Burma

Myanmar Factories Ignoring COVID-19 Rules Face Prosecution: Suu Kyi

By Zaw Zaw Htwe 22 April 2020

Yangon – Myanmar’s State Counselor Daw Aung San Suu Kyi says factories will face legal action if they defy COVID-19 instructions.

“The government’s instructions are not issued for pleasure. We do not want factories to close. It creates a burden for the government and the workforce. We have only ordered factory closures when necessary,” said the State Counselor.

On Sunday, the Ministry of Labor ordered all factories to close until April 30 and only reopen when COVID-19 preventive measures had been inspected.

However, many factories are still operating, according to workers and labor rights organizations.

On Wednesday, U Maung Maung, chairman of the Confederation of Trade Unions in Myanmar (CTUM), told the State Counselor via a video link that factories were ignoring the government’s order despite being told to report to the labor department.

“We want the labor department to take immediate action,” said U Maung Maung.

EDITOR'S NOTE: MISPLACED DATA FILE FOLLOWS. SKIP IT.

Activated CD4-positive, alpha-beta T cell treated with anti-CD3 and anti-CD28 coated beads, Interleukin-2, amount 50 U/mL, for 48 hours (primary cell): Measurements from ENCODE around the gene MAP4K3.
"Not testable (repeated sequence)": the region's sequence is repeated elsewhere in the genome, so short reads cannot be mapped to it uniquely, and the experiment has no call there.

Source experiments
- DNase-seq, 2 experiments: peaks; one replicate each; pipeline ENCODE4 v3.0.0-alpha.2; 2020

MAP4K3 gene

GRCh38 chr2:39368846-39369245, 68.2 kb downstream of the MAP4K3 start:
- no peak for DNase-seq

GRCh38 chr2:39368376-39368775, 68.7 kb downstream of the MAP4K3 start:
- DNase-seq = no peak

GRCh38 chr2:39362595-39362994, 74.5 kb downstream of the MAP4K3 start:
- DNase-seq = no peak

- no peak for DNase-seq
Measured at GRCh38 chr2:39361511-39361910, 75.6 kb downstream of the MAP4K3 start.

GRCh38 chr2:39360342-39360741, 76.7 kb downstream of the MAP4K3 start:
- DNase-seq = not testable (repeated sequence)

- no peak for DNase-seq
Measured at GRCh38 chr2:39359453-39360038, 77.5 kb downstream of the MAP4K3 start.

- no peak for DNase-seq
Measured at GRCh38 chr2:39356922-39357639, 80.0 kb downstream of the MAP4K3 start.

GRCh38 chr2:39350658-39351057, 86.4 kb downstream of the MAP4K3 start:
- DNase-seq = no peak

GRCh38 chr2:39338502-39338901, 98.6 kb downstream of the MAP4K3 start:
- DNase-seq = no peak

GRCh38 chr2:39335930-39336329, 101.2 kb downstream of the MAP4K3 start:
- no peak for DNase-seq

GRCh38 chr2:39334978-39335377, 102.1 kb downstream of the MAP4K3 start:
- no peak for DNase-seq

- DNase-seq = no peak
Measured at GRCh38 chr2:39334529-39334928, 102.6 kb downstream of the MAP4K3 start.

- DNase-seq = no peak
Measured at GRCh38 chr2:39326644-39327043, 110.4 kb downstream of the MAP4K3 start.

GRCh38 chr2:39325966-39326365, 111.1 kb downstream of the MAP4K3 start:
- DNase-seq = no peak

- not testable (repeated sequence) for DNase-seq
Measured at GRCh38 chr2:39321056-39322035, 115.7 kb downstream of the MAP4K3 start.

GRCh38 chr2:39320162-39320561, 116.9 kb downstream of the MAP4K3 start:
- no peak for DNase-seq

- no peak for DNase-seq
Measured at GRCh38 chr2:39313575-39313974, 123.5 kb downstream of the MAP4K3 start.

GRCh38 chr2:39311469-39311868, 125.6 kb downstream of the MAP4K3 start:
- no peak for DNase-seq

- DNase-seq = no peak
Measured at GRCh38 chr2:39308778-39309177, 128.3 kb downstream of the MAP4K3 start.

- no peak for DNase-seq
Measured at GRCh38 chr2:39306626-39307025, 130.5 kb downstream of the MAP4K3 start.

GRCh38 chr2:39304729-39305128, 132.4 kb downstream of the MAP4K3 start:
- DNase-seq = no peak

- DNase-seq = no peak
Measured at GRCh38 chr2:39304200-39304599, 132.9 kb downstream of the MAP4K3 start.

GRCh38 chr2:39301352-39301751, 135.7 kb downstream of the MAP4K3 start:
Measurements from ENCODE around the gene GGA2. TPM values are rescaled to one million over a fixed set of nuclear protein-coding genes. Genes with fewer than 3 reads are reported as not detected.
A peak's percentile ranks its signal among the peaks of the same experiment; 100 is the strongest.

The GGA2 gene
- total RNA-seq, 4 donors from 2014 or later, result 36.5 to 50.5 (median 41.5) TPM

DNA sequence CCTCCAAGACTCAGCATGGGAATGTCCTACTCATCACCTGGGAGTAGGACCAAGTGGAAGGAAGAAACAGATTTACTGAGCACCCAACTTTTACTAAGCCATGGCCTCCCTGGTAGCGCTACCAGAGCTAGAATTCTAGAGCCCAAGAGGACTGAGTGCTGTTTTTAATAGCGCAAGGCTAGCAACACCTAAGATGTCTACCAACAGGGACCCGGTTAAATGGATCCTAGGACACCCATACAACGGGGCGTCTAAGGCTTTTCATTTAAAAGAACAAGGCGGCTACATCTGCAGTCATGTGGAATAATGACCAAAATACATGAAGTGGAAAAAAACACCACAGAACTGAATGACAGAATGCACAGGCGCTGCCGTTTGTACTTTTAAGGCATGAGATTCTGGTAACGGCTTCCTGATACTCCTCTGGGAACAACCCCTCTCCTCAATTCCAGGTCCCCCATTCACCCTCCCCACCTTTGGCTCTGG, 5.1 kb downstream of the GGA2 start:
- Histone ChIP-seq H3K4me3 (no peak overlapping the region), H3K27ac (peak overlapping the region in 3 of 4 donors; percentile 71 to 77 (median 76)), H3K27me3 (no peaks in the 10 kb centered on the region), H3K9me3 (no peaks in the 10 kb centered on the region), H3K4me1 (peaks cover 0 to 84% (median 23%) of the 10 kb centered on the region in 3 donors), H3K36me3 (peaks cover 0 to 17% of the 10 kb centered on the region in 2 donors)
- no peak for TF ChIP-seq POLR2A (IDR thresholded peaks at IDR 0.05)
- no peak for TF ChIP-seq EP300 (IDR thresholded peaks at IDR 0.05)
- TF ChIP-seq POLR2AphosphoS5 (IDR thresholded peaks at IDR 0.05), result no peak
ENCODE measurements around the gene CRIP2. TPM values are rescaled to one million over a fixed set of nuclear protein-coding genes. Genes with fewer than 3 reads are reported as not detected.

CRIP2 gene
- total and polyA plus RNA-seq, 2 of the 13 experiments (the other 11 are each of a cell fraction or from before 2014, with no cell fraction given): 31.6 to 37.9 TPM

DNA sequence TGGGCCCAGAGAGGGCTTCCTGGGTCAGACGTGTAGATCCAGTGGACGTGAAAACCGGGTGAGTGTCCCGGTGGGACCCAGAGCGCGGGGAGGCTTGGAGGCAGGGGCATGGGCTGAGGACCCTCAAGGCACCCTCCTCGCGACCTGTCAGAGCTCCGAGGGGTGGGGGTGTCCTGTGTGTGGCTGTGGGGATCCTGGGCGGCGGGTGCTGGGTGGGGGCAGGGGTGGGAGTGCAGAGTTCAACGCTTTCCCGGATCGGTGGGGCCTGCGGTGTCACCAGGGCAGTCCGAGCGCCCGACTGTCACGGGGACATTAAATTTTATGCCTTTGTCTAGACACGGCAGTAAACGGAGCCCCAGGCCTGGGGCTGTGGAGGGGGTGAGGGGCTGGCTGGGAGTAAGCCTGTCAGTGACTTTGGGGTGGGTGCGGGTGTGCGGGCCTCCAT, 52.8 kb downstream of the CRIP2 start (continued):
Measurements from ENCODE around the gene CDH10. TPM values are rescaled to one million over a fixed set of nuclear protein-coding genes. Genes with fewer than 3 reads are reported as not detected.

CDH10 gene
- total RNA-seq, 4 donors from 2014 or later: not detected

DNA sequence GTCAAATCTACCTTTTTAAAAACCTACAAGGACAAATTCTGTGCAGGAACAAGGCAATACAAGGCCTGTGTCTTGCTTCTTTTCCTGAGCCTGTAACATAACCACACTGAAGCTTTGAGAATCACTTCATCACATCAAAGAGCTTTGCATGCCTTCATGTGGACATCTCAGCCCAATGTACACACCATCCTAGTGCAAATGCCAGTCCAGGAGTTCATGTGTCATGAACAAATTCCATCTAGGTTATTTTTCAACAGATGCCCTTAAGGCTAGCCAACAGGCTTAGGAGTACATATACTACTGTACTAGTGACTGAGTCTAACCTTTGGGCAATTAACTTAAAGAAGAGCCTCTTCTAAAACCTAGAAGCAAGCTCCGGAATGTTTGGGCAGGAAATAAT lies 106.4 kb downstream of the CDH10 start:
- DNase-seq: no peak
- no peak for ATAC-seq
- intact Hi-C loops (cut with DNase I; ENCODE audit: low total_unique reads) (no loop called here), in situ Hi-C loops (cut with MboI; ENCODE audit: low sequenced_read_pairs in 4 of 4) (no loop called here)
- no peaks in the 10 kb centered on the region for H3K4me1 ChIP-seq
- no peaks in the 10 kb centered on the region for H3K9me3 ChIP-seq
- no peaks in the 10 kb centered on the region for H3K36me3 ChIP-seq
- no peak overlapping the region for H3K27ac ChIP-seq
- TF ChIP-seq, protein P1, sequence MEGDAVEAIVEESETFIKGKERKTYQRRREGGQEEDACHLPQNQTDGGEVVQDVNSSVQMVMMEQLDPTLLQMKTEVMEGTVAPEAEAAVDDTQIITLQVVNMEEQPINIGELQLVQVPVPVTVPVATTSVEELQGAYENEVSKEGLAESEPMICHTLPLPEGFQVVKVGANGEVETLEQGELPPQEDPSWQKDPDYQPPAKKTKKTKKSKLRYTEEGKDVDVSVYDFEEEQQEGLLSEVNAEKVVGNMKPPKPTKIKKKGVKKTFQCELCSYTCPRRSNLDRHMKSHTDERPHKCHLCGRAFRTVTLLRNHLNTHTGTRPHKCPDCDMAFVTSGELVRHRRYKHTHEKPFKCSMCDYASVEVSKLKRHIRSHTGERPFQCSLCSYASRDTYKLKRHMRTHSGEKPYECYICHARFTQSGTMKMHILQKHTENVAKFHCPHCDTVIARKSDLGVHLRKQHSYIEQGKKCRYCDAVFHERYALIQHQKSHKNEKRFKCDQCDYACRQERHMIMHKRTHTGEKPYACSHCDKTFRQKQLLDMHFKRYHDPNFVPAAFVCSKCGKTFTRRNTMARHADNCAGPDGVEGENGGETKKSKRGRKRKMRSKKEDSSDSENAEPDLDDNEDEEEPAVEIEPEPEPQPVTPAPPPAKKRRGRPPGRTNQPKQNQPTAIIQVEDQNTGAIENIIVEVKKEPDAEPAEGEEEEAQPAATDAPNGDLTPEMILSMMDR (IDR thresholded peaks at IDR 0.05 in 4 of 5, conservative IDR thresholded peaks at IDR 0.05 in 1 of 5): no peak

Ma Yu Yu Khaing, chairwoman of Tai Yi factory workers’ union, told The Irrawaddy that more than 20 factories in Yangon are defying COVID-19 orders.

Daw Khine Khine Nwe, joint secretary-general of the Union of Myanmar Federation of Chambers of Commerce and Industry (UMFCCI), told the State Counselor that employers had not been given enough time to prepare between the closure order on Sunday night and when factories were due to reopen on Monday after the Thingyan holiday.

“It is important to follow the instructions and we need time to prepare properly,” said Daw Khine Khine Nwe.

The Ministry of Health and Sports instructed employers to ensure workers can wash their hands and observe social distancing.

Factories need temperature checks and to send home any worker with a fever.

Pamphlets or intercoms were needed to communicate with staff and large gatherings or meetings were prohibited.

Staff were told to report to the nearest health care center with any COVID-19 symptoms, including coughing, difficulty breathing, fever and exhaustion.

The health and labor ministries are currently inspecting factories’ preventative measures.

U Nyunt Win, director general of Labor Ministry’s inspection department, told The Irrawaddy that the authorities had not decided what laws to use against factories for defying coronavirus orders.

Yangon has around 680,000 workers at 6,632 factories, according to the regional government.

As of Tuesday, Myanmar had reported 121 COVID-19 cases, including five deaths and nine recoveries.

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